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How you'll learn – University of Reading

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  • Learn from our experts

    Study in a supportive and flexible environment

How you'll learn

Learn from Computer Science experts. Our lecturers have expertise across a broad range of areas. Their knowledge and familiarity with industry requirements inform your learning experience.

Study in a supportive, flexible environment that focuses on both theoretical and practical skills. Our courses are fully accredited, and we have close links both with industry and other departments – giving you the best preparation possible for your future career.

Courses developed with an Industrial Advisory Board

Major international companies are actively involved in the development and review of our courses through our Industrial Advisory Board. Companies currently participating are Eli Lilly, Nationwide Building Society, Sony, Microsoft and IBM.

The Industrial Advisory Board contributes to the strategic development of Reading's provision for Computer Science students in the 21st century. Working together, we develop the teaching, equipment, software, and work experience to prepare students for their future careers. The Board provides a valuable view of what the future looks like from an external perspective, enhancing the employability of our graduates by supporting a learning experience which develops the evolving technical and soft skills required in the industry.

Accredited by relevant professional bodies

The BSc Computer Science and BSc Computer Science with Industrial Year are accredited by the British Computer Society (BCS), the chartered institute for IT. The BSc Mathematics with Computer Science and BSc Mathematics with Computer Science with Placement Year are accredited by the Institute of Mathematics and its Applications (IMA).

learn theory and practice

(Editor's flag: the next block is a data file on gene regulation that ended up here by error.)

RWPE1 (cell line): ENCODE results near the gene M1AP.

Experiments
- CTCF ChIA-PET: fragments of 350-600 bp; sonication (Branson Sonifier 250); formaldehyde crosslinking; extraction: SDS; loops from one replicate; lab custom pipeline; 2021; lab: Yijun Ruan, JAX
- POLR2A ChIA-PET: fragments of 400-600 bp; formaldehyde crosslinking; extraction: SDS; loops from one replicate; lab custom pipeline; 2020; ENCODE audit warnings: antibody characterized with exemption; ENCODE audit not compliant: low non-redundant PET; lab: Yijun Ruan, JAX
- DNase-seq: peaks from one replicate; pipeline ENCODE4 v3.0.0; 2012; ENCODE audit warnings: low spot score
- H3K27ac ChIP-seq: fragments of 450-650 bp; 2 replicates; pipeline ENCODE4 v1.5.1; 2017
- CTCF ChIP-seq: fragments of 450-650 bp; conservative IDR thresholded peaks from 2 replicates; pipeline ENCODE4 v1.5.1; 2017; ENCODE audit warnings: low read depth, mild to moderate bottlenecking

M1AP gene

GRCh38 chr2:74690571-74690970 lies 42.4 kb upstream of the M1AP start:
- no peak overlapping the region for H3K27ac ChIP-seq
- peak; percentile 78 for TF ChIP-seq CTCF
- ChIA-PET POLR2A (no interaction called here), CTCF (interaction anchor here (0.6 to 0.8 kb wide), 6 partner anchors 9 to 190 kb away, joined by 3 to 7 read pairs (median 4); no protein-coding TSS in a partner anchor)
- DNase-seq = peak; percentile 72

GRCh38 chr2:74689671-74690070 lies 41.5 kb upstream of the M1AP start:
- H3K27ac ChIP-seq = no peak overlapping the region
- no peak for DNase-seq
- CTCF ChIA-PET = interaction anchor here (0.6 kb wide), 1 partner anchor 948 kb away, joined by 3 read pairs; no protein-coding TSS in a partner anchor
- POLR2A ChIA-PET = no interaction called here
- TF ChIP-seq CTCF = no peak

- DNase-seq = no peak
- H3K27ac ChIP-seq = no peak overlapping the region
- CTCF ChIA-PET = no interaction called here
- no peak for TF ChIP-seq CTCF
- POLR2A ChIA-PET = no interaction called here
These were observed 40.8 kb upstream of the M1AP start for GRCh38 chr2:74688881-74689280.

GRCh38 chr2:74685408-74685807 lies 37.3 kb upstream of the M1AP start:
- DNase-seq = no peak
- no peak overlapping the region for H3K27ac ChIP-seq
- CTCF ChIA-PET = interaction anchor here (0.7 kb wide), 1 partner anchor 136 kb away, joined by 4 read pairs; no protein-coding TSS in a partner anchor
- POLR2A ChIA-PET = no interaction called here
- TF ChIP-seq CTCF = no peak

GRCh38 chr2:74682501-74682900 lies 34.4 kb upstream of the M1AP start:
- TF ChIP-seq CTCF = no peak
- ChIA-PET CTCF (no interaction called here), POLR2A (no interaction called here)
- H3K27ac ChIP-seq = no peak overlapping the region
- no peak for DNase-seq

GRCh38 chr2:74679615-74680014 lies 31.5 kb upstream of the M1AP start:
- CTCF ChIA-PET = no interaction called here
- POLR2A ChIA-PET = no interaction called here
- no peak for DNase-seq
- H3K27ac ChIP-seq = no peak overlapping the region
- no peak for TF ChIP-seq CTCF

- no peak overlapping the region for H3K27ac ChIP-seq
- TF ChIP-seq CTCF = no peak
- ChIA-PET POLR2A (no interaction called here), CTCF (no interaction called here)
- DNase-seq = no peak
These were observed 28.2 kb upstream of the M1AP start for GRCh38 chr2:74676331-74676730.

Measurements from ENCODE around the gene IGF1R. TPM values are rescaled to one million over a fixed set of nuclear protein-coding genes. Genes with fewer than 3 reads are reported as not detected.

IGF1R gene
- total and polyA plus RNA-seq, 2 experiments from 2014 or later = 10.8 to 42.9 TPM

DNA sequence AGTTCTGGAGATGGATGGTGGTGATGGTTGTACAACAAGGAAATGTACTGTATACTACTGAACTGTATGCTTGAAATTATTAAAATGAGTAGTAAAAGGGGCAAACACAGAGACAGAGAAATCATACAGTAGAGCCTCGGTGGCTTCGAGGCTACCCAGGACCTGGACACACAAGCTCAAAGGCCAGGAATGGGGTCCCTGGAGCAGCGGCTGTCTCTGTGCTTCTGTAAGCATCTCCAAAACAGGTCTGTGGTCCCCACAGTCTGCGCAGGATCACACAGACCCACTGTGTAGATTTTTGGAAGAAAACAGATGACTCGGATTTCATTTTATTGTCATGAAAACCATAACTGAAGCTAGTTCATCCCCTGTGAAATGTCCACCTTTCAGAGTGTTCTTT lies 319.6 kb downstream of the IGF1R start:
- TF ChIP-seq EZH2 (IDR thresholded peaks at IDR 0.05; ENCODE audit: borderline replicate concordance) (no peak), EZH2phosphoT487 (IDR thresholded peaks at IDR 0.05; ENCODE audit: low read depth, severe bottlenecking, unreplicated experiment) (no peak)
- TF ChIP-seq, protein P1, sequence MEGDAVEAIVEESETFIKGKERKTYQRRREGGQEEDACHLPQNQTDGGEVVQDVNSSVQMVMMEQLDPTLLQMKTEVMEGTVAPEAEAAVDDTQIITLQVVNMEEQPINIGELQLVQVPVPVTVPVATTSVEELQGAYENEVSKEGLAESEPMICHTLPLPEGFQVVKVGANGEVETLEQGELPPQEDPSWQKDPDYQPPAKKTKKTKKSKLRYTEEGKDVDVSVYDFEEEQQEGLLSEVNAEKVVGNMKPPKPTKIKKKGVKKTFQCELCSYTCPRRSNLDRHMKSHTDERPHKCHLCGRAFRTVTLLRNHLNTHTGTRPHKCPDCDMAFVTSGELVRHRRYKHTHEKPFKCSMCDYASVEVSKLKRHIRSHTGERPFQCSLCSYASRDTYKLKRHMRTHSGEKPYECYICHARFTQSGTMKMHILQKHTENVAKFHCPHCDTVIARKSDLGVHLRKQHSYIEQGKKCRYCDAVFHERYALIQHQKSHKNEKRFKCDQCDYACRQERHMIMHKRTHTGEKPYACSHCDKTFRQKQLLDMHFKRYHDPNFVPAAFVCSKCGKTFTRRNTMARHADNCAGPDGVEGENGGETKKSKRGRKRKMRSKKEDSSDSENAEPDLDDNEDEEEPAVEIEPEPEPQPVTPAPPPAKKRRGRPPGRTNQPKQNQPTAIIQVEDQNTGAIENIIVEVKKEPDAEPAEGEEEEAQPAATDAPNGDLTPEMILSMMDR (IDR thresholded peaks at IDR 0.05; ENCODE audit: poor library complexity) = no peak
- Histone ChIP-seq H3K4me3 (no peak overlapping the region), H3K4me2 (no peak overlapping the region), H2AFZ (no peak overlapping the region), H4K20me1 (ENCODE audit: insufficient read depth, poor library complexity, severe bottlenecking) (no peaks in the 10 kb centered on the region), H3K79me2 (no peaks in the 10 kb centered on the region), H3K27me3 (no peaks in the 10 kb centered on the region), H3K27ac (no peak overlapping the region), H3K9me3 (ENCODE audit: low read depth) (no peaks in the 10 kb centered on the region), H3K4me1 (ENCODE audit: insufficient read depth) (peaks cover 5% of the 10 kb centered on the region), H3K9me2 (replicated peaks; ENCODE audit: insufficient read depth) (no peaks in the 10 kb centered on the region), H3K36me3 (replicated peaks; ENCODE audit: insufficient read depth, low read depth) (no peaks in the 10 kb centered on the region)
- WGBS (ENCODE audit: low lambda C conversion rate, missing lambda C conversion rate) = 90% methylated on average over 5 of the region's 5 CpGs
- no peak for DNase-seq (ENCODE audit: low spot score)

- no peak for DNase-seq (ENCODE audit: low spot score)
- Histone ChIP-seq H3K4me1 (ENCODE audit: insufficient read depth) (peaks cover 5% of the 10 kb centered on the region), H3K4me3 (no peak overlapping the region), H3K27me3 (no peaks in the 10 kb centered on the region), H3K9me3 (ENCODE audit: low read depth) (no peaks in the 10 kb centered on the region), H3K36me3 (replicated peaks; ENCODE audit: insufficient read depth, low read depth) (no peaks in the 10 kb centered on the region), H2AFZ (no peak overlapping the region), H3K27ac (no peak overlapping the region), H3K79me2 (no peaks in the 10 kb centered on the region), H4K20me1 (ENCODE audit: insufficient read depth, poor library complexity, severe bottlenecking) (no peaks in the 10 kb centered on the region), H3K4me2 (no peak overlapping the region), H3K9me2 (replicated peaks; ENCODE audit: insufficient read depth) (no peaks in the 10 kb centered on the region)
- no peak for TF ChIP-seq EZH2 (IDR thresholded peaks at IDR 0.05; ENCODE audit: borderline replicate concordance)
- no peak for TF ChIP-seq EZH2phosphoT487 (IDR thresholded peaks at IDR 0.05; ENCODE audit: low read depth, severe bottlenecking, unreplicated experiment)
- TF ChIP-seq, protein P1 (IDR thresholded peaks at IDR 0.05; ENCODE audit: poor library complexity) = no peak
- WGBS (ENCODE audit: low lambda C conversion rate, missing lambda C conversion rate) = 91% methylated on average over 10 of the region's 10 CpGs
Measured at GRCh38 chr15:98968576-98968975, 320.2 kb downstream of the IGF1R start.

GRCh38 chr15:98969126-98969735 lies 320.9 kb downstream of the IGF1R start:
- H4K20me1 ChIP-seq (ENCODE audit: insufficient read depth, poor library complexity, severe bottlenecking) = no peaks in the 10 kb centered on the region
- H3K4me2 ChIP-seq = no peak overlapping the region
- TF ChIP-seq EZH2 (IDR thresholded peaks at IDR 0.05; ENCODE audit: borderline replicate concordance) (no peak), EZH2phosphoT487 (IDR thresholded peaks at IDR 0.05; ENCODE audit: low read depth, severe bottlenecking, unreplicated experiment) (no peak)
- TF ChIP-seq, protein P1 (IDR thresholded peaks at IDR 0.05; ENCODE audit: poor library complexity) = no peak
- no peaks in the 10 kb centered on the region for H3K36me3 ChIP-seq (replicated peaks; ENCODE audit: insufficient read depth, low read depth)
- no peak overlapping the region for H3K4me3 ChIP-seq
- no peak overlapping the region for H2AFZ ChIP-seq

Our teaching combines theory with practice. This blend enables you to balance a theoretical understanding of the subject with the practical and transferable skills required to advance in your career. You will be taught core topics essential for accreditation, but will also have the flexibility to tailor your studies to your interests through your choice of optional modules.

Advance through your course of study, and you'll find class sizes reduce as students choose optional modules in their specific areas of interest. This increase in the ratio of staff to students is beneficial when tackling more complex material in your degree during your crucial final year.

Facilities and resources

Study in dedicated computing laboratories, with workstations running both Windows and Linux operating systems. You will have access to 200 workstations with a virtual infrastructure for remote connection to a secure virtual private network, a walk-in immersive virtual reality system and a big data computing cluster.

our learning community

Take advantage of Peer-Assisted Learning opportunities and drop-in sessions; our final year students provide optional additional support sessions during your first year. Evidence from universities around the world that actively encourage Peer-Assisted Learning shows huge benefits for the students involved.

Our staff also have weekly drop-in sessions, and open-door policies – so help is never far away.  

academic tutorials

You will attend regular academic tutorials in your first year. These are hour-long sessions in which each tutor meets with all their students. A good relationship with your tutor is important as he or she can then provide you with the exact support you need during your course of study. They can also write more personalised references for placements and job applications towards the end of your degree.  

build complementary strengths

Our Department is based within the School of Mathematical, Physical and Computational Sciences, in the vicinity of both the Department of Mathematics and Statistics and the Department of Meteorology. Benefit from the many complementary strengths across the departments, including:

  • Specific expertise relating to big data
  • Data visualisation and analytics
  • Applications of high-performance computing to weather prediction and climate simulation.

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